Theatrical release poster by Tom Jung
|Directed by||Michael Ritchie|
|Produced by||Joe Wizan|
|Written by||Robert Dillon|
|Music by||Lalo Schifrin|
|Edited by||Carl Pingitore|
|Distributed by||National General Pictures|
June 28, 1972
The movie stars Lee Marvin as a mob enforcer from Chicago sent to Kansas to collect a debt from a meatpacker boss played by Gene Hackman. The female Lead, Golden Globe nominated actress, Angel Tompkins, plays the wife of Gene Hackman which was once romantically involved with Lee Marvin., Jack Sowards, author of "The Wrath of Khan" declared that one scene between Ms. Tompkins and Marvin is the "hottest" moment in a film with two actors wearing clothes <Jack Sowards & Ted Lang, members of the WGA,w; SAG, DGA, AMPAS>. Sissy Spacek appears in her first credited on-screen role as a young orphan being sold into prostitution; she appears naked in a pen in one scene.
The movie was considered highly risqué for its time based on its violence and the 'Hint' of a homosexual relationship between two brothers, "Mary Ann," played by Gene Hackman and his brother "Weenie." Further, its graphic depiction of female slavery, including a scene depicting naked young women in pens being auctioned like beef cattle. It is also noted for its depiction of the beef slaughtering process, and a famous chase scene involving a combine in an open field; In that scene, Sissy Spacek and Lee Marvin are being pursued and the combine actually eats and bales their car, a Cadillac limousine.
The movie opens with a credit sequence that follows a slaughterhouse process in from the unloading of the cattle to the making of sausages. A short cut to a human body at the beginning, as well one in which a wristwatch and a shoe appear on a conveyor line make it clear that a human cadaver is processed among the cattle. The woman operating the sausage machine is interrupted by Weenie (Gregory Walcott), who has timed the machine using his watch. He stops the machine, wraps up a string of sausages, and marks the package with an address in Chicago.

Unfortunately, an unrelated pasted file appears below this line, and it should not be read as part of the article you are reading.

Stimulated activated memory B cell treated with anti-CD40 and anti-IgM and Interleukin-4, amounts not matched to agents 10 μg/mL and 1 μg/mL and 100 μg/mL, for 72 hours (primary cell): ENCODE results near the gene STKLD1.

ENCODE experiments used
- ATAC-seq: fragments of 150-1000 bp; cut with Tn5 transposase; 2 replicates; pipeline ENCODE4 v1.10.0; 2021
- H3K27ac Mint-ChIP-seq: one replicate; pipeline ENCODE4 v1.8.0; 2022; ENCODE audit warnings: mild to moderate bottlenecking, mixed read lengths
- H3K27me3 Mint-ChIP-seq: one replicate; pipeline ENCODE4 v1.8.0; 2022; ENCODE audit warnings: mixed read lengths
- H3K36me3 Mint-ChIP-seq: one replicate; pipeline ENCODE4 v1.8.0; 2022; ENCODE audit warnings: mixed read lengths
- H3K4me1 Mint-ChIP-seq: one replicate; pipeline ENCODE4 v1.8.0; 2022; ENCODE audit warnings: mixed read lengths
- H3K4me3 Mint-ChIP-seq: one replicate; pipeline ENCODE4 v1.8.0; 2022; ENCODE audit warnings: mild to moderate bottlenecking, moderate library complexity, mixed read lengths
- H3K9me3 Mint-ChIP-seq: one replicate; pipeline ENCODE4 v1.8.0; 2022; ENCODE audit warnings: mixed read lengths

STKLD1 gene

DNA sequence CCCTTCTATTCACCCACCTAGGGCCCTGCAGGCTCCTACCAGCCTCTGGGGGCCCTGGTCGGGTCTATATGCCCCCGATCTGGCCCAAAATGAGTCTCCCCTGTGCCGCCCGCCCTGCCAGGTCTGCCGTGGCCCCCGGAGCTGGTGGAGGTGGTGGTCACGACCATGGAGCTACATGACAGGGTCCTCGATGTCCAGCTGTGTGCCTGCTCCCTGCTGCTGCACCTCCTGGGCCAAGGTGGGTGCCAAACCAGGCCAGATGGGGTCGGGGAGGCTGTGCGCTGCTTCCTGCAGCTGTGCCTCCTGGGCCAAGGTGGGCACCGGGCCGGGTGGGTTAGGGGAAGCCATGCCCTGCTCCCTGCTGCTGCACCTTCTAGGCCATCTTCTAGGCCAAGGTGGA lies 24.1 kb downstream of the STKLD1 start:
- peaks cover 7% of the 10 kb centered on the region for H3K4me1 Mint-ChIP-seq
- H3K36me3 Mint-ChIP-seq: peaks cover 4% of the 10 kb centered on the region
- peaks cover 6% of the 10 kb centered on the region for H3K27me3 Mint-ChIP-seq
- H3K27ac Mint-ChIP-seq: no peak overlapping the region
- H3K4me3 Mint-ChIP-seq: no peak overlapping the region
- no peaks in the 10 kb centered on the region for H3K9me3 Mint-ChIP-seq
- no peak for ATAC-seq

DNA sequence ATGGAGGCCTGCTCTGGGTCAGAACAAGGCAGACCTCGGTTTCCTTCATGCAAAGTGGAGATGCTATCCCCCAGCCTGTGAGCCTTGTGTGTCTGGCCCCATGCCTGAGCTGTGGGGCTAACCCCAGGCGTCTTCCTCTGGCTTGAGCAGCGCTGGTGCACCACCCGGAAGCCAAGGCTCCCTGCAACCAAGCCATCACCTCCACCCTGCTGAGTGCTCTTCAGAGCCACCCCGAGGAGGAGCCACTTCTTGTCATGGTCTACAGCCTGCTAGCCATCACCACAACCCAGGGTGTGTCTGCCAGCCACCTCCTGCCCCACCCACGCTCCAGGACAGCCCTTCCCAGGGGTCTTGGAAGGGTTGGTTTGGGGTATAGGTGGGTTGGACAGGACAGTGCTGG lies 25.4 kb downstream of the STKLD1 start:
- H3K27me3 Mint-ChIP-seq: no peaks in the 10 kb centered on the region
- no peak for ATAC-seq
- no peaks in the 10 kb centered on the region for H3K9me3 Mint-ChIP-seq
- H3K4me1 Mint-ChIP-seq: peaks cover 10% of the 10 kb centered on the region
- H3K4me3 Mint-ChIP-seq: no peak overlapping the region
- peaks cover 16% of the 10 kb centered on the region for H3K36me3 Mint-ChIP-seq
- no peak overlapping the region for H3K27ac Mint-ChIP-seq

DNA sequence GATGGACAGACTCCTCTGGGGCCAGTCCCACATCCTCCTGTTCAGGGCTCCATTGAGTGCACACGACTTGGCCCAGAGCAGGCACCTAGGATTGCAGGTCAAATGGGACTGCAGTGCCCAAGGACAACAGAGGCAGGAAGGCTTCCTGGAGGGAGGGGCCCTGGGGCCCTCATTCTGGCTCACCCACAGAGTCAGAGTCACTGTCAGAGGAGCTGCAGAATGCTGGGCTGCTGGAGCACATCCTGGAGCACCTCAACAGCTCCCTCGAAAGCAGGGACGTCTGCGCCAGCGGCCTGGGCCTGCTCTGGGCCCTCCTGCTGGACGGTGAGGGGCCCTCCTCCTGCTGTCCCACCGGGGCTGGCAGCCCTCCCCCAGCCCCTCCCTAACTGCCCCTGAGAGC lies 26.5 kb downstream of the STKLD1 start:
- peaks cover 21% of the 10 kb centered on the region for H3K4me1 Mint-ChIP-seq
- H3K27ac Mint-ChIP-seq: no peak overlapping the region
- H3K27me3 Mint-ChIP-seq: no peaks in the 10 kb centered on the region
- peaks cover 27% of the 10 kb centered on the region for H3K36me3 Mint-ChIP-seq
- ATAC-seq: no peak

It is later revealed that Weenie is the brother of Mary Ann (Gene Hackman), the crooked operator of the slaughterhouse in Kansas City, Kansas. The particular sausages that Weenie was wrapping were made from the remains of an enforcer from the Chicago Italian mob sent to Kansas City to collect $500,000 from Mary Ann.
After the head of the Irish mob in Chicago receives the package, he contacts Nick Devlin (Lee Marvin), an enforcer with whom he has worked previously, to ask him to go to Kansas City to collect the debt. He tells Devlin about the sausages and that another enforcer sent to Kansas City was found floating in the Missouri River.
Devlin agrees to the fee of $50,000 and asks for some additional muscle. He gets a driver and three other younger members of the Irish mob as help, including the young O'Brien (Les Lannom), who makes Devlin meet his mother as he leaves Chicago.
It is later revealed that Devlin and Mary Ann have a shared history involving Mary Ann's wife Clarabelle (Angel Tompkins), who previously had an affair with Devlin and is now married to Gene Hackman's character. .
Devlin and his men drive to Kansas City. They stop at a flophouse where Devlin finds Weenie in an upstairs room. He beats him up and tells him to inform Mary Ann that he is in town to collect the debt.
The next day Devlin and his men drive out into the prairie and find Mary Ann in a barn where he is entertaining guests at a white slave auction. He demands the money from Mary Ann, who tells him to come to the county fair the next day to get it. Mary Ann tells Devlin that Chicago is "an old sow, begging for cream" that should be melted down.
As they are standing next to a cattle pen with naked young women offered for auction, one of them, who is later revealed to have the name Poppy (Sissy Spacek), begs Devlin for help. Devlin takes her with him "on account". Back at the hotel he puts Poppy in a large bed in their suite to recuperate. When she wakes up, she tells Devlin about her history of growing up at an orphanage in Missouri with her close friend, Violet (Janit Baldwin), before they were both brought to the slave auction. Devlin promises to take her to the fair the next day.